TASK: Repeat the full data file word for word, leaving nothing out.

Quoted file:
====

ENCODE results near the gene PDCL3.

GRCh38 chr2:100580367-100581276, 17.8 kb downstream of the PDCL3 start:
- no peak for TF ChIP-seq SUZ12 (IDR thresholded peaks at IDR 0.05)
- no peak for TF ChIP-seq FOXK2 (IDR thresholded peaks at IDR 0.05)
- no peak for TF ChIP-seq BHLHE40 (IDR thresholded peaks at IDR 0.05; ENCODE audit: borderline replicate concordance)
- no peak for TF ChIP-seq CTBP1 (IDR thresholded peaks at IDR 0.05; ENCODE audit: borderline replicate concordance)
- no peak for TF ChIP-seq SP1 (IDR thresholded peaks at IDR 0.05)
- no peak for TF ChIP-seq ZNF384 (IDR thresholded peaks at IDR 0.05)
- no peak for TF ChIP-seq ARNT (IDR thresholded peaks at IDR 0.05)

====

ENCODE results near the gene PDCL3.

GRCh38 chr2:100580367-100581276, 17.8 kb downstream of the PDCL3 start:
- no peak for TF ChIP-seq SUZ12 (IDR thresholded peaks at IDR 0.05)
- no peak for TF ChIP-seq FOXK2 (IDR thresholded peaks at IDR 0.05)
- no peak for TF ChIP-seq BHLHE40 (IDR thresholded peaks at IDR 0.05; ENCODE audit: borderline replicate concordance)
- no peak for TF ChIP-seq CTBP1 (IDR thresholded peaks at IDR 0.05; ENCODE audit: borderline replicate concordance)
- no peak for TF ChIP-seq SP1 (IDR thresholded peaks at IDR 0.05)
- no peak for TF ChIP-seq ZNF384 (IDR thresholded peaks at IDR 0.05)
- no peak for TF ChIP-seq ARNT (IDR thresholded peaks at IDR 0.05)